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I have one dataset which contain many categorical variables. The target variable is also categorical. I tried to find correlation between each categorical variable with target variable, using chi squared test and also got Cramer's V value. Here is a part of output-

column  Cramer's V      p value
Col1     0.065430   0.000000e+00
Col2     0.084450   0.000000e+00
Col3     0.059535   0.000000e+00
Col4     0.119343   0.000000e+00
Col5     0.108018   0.000000e+00
Col6     0.040086  1.842584e-218
Col7     0.021307   7.523901e-61
Col8     0.012404   3.865421e-20
Col9     0.009400   2.183289e-11
Col10    0.010728   6.082550e-15

I found p value and chi-sq statistic using python's function scipy.stats.chi2_contingency and then found Cramer's V by taking the square root of the chi-squared statistic divided by the sample size and the minimum dimension minus 1. (according to wikipedia page)

What I got is that all p values belonging to chi squared tests are nearly 0, which means there is very high correlation. But the Cramer's V value is also very less (<<1), which (again from wikipedia page) suggests that there is no strong association. So how to interpret these conflicting results? Is there a strong correlation or there is no correlation? Or, if my approach is wrong, please suggest the correct way.

EDIT

Following is the contingency table for "col1" column and target column.

TARGET_COl               Grade 1  Grade 2  Grade 3  Grade 4  Grade 5
Col1                                             
0                           290      392      932     1812     2854
1                           522      421      574      917     1247
2                         56789    81296   117971   147811   204480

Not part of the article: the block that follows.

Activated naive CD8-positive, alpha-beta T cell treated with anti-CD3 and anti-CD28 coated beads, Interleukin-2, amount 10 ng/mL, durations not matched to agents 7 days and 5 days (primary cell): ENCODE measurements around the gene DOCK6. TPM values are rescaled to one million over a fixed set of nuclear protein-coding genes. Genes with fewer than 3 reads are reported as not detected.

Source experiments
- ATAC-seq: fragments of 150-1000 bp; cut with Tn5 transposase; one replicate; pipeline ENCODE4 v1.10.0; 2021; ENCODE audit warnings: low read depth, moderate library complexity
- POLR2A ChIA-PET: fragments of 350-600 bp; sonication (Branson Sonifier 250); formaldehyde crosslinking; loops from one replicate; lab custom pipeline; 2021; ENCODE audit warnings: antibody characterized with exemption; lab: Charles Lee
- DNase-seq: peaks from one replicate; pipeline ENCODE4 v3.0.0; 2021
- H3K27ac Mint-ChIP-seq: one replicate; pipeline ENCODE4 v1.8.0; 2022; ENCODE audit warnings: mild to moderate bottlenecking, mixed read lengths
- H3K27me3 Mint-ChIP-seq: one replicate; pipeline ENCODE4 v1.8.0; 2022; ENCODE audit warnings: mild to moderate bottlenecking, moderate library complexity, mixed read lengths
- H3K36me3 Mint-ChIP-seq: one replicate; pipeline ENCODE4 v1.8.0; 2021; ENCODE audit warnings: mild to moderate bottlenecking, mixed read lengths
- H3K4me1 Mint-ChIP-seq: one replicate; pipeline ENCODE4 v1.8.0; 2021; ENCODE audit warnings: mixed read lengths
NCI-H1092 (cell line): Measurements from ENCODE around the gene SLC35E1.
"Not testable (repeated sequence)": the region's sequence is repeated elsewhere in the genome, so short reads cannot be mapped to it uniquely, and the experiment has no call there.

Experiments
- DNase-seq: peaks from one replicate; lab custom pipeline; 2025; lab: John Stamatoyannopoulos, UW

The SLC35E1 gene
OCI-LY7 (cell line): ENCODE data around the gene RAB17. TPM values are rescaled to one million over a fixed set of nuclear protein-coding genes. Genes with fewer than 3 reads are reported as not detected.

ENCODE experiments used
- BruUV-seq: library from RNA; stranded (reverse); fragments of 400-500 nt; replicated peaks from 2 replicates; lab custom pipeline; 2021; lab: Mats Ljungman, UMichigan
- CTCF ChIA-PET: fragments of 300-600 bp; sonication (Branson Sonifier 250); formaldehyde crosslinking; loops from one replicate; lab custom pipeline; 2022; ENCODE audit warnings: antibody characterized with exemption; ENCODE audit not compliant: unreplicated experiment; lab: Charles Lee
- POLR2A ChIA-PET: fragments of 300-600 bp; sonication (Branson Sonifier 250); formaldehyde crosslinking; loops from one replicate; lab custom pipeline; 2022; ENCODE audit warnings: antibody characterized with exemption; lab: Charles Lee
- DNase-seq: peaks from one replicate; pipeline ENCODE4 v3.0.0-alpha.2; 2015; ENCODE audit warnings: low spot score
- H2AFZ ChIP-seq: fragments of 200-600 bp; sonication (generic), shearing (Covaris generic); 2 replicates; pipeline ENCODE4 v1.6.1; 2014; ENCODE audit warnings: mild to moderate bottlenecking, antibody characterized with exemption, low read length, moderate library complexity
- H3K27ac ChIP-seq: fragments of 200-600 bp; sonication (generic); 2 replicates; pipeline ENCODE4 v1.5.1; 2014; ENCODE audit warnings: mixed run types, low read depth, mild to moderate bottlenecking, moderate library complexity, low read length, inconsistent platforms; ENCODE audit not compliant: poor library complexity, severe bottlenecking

3                          3719     2975     2811     1704     2244

And this is for "col2" column and target column.

TARGET_COl         Grade 1  Grade 2  Grade 3  Grade 4  Grade 5
Col2                                             
0                    50867    73899   107101   135400   193526
1                    10453    11185    15187    16844    17299
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  • $\begingroup$ Maybe share the contingency table for one of the tests so we can be sure you didn't make some kind of error? $\endgroup$ – Sal Mangiafico Jun 22 '18 at 20:08
  • $\begingroup$ @SalMangiafico I have added contingency tables for 2 columns. $\endgroup$ – Ankit Seth Jun 23 '18 at 5:39
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Because your sample size is large, the Chi-square test is likely to return a low p-value even for a table with small differences from the expected proportions.

To get a sense of the effect size being reported by Cramer's v, it is helpful to look at the proportions in the table. For example, for column 1, you can see that there is not much difference in the proportions for each grade within the rows. Row 0 is about one-half to 1 percent of the observations in each grade. Row 2 is, say, 93 to 97 percent of observations in each grade. And so on.